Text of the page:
In a recent study published in BMC Public Health, researchers investigated the influence of the internet as a health information source for Thai youth. They found their critical thinking skills lagged behind their global counterparts.
They also identified a connection between health information exposure, media health literacy (MHL), grade point average (GPA), and fruit and vegetable (F&V) intake. Also, they highlighted how pocket money and health status impact their dietary preferences.
Study: Are exposure to health information and media health literacy associated with fruit and vegetable consumption? Image Credit: monticello/Shutterstock.com
Insufficient F&V intake contributes to 1.7 million global deaths and poses risks of cardiovascular disease, cancer, obesity, and academic underachievement. Despite Thailand's efforts to promote F&V through school lunches, Thai youth's F&V consumption is declining while unhealthy food intake rises.
Factors like socio-economics, attitudes, and parental influence affect youth F&V consumption. Moreover, MHL significantly shapes healthy habits, yet data on Thai youth's MHL and its link to health information exposure and F&V intake is lacking.
About the study
In a national cross-sectional study conducted between March to September 2020, Thai individuals aged 10-14 were examined.
A multi-stage stratified sampling design was adopted from the Thailand National Statistical Office's data. Initially, eight provinces were randomly chosen, including Bangkok.
This resulted in selecting 100 enumeration areas (EAs) spanning urban and rural regions. A systematic approach ensured minimal selection bias, targeting 25 respondents from each EA, yielding a response rate of about 75% from the intended 2,500 participants.
A questionnaire developed after a comprehensive literature review was used for data collection. It comprised socio-demographic characteristics, media exposure, health information exposure, MHL, and F&V consumption habits.
The MHL section showed respondents popular video clips highlighting healthy and unhealthy dietary practices and asking questions about them.
The primary variable of interest was F&V consumption frequency, with the independent variables being exposure to health information and MHL scores and confounders encompassing socio-demographic attributes, including body mass index (BMI) calculations based on field measurements.
Using a statistical package for the social sciences (SPSS) version 22, the data underwent rigorous statistical analysis, examining correlations, multi-collinearity, and regression relationships, with significance set at p<0.05.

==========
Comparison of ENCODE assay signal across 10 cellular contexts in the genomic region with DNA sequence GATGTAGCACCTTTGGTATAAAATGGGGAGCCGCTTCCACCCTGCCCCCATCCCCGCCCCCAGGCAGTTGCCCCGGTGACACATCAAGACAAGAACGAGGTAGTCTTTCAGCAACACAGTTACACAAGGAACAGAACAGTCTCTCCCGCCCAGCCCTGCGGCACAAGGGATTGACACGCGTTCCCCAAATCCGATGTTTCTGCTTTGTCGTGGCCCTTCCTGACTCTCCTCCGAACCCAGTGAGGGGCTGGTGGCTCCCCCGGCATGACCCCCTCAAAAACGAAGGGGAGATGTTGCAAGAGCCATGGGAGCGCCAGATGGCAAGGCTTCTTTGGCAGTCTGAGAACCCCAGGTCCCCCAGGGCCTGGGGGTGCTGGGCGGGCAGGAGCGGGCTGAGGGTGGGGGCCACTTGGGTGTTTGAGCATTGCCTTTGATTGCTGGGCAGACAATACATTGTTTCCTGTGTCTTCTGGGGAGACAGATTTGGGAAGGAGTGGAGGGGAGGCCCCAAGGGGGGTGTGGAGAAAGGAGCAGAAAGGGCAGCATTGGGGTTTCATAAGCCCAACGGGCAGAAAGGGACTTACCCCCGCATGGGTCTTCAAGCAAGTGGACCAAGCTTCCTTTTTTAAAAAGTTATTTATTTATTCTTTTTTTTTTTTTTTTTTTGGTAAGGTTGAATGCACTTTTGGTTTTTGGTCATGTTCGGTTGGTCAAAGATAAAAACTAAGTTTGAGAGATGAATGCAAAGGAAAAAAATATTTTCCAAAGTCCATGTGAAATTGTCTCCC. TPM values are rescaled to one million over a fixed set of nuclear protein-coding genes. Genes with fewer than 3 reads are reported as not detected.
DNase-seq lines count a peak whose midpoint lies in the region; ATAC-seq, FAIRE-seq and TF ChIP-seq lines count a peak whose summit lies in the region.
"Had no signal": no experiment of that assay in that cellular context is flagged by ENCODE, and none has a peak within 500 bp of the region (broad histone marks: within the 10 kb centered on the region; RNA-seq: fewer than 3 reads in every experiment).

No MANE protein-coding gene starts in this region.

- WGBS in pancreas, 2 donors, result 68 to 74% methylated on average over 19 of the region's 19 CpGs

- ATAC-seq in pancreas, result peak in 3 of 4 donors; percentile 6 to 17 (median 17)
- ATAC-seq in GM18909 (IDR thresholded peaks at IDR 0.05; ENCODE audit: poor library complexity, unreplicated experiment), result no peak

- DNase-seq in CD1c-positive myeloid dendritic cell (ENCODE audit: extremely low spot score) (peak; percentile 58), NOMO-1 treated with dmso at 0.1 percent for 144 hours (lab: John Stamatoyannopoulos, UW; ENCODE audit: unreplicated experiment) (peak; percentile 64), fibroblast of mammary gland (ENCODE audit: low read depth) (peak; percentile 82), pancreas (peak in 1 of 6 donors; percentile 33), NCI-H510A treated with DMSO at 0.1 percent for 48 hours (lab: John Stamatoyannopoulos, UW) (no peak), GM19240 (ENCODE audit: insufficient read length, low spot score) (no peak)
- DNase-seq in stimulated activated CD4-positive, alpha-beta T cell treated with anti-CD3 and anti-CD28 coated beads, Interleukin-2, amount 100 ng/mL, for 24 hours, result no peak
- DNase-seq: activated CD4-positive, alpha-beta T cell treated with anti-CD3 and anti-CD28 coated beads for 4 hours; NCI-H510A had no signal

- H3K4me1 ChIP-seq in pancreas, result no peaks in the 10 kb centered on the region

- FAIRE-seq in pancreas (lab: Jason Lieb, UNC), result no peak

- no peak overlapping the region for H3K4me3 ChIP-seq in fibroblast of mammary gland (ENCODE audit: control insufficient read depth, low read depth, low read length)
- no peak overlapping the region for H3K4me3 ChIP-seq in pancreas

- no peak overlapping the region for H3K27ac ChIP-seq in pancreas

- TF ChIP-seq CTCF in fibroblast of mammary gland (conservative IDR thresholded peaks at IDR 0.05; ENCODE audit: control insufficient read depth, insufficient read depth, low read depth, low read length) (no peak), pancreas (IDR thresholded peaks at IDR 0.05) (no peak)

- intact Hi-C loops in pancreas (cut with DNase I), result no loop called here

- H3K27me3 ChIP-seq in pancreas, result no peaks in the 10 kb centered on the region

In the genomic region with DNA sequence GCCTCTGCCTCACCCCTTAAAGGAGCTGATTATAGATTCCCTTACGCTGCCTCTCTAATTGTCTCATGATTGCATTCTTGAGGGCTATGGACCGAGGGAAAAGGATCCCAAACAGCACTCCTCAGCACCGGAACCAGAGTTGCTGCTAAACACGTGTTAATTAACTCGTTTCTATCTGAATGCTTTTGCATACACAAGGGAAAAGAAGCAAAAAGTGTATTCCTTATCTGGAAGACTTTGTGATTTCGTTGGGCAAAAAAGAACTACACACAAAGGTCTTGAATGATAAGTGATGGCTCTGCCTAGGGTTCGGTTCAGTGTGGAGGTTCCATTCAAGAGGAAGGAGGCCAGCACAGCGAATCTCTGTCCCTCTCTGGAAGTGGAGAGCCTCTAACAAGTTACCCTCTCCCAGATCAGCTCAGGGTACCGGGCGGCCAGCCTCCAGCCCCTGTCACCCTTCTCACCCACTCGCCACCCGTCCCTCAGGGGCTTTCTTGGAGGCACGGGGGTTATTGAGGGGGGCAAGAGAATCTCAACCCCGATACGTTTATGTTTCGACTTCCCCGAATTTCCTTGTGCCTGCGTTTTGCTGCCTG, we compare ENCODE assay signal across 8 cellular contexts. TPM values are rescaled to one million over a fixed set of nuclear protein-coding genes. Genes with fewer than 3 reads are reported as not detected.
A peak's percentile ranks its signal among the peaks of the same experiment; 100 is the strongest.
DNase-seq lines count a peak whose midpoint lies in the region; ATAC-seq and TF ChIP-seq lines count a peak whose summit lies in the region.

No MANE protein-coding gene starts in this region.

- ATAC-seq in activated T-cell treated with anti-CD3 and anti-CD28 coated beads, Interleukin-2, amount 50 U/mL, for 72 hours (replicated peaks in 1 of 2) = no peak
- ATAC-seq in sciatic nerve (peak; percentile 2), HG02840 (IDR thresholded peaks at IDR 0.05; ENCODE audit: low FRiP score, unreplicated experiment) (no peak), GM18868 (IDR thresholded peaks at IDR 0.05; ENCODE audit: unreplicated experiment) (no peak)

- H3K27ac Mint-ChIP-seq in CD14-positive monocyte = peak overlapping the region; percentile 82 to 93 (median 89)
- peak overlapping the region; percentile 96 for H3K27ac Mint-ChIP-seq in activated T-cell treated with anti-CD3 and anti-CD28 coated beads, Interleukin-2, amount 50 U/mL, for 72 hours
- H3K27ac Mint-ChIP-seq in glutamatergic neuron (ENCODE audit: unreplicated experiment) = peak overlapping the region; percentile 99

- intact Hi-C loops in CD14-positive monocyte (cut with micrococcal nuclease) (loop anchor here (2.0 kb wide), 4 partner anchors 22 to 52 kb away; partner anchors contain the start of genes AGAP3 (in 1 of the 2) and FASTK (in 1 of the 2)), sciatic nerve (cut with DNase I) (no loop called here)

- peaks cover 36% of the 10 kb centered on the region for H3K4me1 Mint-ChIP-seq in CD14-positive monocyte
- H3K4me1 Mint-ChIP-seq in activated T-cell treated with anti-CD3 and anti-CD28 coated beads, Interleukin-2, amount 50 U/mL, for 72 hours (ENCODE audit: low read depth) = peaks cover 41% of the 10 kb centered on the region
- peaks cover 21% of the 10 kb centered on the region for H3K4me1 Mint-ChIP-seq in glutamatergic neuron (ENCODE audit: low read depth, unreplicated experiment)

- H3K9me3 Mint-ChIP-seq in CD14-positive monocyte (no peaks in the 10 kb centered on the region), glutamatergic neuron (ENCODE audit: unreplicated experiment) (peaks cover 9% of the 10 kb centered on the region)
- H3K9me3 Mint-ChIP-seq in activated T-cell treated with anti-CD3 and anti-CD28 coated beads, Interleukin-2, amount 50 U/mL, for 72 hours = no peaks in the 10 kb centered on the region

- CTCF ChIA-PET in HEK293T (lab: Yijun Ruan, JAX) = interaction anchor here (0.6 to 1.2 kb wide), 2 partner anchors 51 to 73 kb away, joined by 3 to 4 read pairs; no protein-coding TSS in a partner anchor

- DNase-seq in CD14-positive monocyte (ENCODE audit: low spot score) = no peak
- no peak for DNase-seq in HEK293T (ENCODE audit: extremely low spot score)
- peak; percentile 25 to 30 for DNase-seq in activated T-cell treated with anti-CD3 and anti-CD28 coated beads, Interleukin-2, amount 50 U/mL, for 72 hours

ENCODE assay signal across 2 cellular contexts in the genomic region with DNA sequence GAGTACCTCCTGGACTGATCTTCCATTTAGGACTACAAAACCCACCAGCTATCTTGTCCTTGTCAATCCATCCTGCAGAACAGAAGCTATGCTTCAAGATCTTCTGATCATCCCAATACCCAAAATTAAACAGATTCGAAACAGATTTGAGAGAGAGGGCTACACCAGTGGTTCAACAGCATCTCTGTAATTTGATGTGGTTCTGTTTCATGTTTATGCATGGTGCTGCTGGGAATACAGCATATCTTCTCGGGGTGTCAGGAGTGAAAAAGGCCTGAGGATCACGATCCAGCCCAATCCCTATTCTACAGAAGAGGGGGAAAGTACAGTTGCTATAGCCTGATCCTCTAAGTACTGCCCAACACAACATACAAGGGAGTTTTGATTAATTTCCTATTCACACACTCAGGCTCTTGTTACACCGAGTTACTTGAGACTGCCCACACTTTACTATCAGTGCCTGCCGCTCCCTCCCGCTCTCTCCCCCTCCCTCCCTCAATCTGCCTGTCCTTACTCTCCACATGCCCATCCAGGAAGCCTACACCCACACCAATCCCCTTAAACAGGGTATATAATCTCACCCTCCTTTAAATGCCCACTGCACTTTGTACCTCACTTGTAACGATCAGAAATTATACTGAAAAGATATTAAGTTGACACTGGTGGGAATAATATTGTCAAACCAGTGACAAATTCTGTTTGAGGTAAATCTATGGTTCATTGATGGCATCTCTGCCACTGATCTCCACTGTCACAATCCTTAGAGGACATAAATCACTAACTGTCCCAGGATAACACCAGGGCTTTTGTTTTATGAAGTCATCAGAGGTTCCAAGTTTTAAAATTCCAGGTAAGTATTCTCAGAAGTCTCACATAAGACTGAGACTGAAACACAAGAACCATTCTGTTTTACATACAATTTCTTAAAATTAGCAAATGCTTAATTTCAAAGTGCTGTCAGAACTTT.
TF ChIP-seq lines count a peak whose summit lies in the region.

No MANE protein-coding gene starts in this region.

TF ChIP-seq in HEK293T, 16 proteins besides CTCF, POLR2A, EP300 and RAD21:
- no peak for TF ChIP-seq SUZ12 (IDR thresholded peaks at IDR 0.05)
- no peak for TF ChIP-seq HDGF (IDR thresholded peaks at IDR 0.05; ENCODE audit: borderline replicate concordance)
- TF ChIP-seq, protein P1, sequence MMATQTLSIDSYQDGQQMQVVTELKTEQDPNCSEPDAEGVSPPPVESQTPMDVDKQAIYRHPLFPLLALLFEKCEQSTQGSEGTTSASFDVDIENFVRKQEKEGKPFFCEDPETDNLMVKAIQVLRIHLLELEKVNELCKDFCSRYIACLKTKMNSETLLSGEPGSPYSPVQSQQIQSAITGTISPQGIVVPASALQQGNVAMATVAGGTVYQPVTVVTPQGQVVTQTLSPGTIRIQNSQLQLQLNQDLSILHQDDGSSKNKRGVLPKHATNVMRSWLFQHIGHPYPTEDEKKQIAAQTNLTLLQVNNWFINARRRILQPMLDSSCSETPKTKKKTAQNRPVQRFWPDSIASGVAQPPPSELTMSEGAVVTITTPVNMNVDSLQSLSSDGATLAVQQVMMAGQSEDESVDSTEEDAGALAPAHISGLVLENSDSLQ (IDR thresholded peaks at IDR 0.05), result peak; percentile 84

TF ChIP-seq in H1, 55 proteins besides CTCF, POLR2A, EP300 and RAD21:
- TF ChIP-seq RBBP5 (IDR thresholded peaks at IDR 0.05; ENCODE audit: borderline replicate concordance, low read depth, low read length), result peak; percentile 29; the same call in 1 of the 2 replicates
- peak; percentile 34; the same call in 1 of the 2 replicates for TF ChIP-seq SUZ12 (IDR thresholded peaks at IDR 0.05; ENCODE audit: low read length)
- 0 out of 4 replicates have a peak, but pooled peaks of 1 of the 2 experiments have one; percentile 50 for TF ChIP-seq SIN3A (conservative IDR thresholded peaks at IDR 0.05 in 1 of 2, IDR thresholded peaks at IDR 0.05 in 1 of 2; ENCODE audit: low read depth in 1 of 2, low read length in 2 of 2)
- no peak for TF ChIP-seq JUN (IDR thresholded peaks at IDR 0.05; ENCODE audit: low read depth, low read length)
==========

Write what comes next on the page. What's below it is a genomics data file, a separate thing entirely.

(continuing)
In the study involving 1,871 participants, males constituted 55.3%, while females represented 44.7%. The age of the participants averaged 11.9 years with a deviation of ±1.4, falling between 10 to 14 years.
Notably, a significant number (41.8%) had a GPA between 3.00-3.50. The study also revealed that 50.5% resided in rural regions, and interestingly, nearly 60% possessed pocket money, varying from 20–50 baht daily, equating to roughly US$ 0.6 – 1.5.
There were 37.8% who had less than 20 baht daily, with a mere 2.9% possessing over 50 baht. A significant majority were free from chronic illnesses, and 51.8% were classified as underweight.
The internet served as a health information source for almost 70% of the youth. Around 45% encountered health information through media less than thrice daily, and a dominant 83% had exposure durations of 10 minutes or less. On average, they accessed 1.8 media types for health details within the past week.
The MHL score evaluates four distinct abilities: Perception & Understanding, Analysis, Evaluation, and Intent to Act. The participants' average MHL score was 36.8, varying between 12 to 54. The youth consumed vegetables around 4.4 days weekly and fruits approximately 3.1 days each week.
The study identified a link between the frequency of health information exposure, MHL score, and fruit consumption. Those with higher exposure and better MHL scores were inclined to consume fruits more often. Additionally, the GPA played a role in fruit consumption habits.
The vegetable consumption frequency was analyzed against various socio-demographic factors and health information exposure.
Results indicated that those with more media exposure and better MHL scores consumed vegetables more frequently. Conversely, participants with higher pocket money and urban residents had reduced vegetable intake.
The study evaluated Thai youth's exposure to health information, MHL, and F&V consumption patterns. The data suggested that while most children accessed health information online, their MHL was moderate.
A closer examination of MHL components revealed a deficiency in their analytical skills. This aligns with the Program for International Student Assessment (PISA), which indicates that Thai students possess low literacy, particularly in critical analysis and reasoning.
The teaching methods in Thailand, unlike those in countries like Singapore and China, might not prioritize these skills, affecting PISA scores.
Significantly, there was a positive correlation between exposure to health information and F&V consumption, consistent with studies from nine European nations. Higher MHL scores also increased the likelihood of regular F&V intake. However, the overall F&V consumption among Thai youth remains below the recommended level.
Another noteworthy finding was the association of higher GPA with increased F&V consumption. This was consistent with other global studies suggesting that cognitively stronger students with better decision-making skills might be more health-conscious.
However, urban living and having pocket money negatively influenced vegetable consumption, as students tend to buy unhealthy snacks.
Lastly, health status played a role in fruit consumption - those with chronic conditions consumed more fruits, possibly driven by heightened health awareness and family support.